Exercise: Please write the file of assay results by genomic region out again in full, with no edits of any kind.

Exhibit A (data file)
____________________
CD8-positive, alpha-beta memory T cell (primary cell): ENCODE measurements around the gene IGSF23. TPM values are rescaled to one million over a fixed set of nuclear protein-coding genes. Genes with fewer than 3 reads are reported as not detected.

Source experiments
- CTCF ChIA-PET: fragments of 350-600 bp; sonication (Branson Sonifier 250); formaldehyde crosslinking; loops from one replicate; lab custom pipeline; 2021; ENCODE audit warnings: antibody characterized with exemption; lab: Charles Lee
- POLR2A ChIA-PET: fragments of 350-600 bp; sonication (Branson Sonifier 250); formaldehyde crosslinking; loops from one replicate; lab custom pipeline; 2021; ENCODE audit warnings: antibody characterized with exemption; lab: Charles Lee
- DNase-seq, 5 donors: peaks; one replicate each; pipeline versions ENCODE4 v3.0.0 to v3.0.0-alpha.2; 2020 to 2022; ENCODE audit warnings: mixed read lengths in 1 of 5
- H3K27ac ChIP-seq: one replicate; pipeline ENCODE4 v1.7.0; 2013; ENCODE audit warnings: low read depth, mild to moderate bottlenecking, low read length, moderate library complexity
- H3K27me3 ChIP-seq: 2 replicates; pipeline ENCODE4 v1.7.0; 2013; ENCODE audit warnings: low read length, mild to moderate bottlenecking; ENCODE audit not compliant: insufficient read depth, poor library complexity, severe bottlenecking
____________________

CD8-positive, alpha-beta memory T cell (primary cell): ENCODE measurements around the gene IGSF23. TPM values are rescaled to one million over a fixed set of nuclear protein-coding genes. Genes with fewer than 3 reads are reported as not detected.

Source experiments
- CTCF ChIA-PET: fragments of 350-600 bp; sonication (Branson Sonifier 250); formaldehyde crosslinking; loops from one replicate; lab custom pipeline; 2021; ENCODE audit warnings: antibody characterized with exemption; lab: Charles Lee
- POLR2A ChIA-PET: fragments of 350-600 bp; sonication (Branson Sonifier 250); formaldehyde crosslinking; loops from one replicate; lab custom pipeline; 2021; ENCODE audit warnings: antibody characterized with exemption; lab: Charles Lee
- DNase-seq, 5 donors: peaks; one replicate each; pipeline versions ENCODE4 v3.0.0 to v3.0.0-alpha.2; 2020 to 2022; ENCODE audit warnings: mixed read lengths in 1 of 5
- H3K27ac ChIP-seq: one replicate; pipeline ENCODE4 v1.7.0; 2013; ENCODE audit warnings: low read depth, mild to moderate bottlenecking, low read length, moderate library complexity
- H3K27me3 ChIP-seq: 2 replicates; pipeline ENCODE4 v1.7.0; 2013; ENCODE audit warnings: low read length, mild to moderate bottlenecking; ENCODE audit not compliant: insufficient read depth, poor library complexity, severe bottlenecking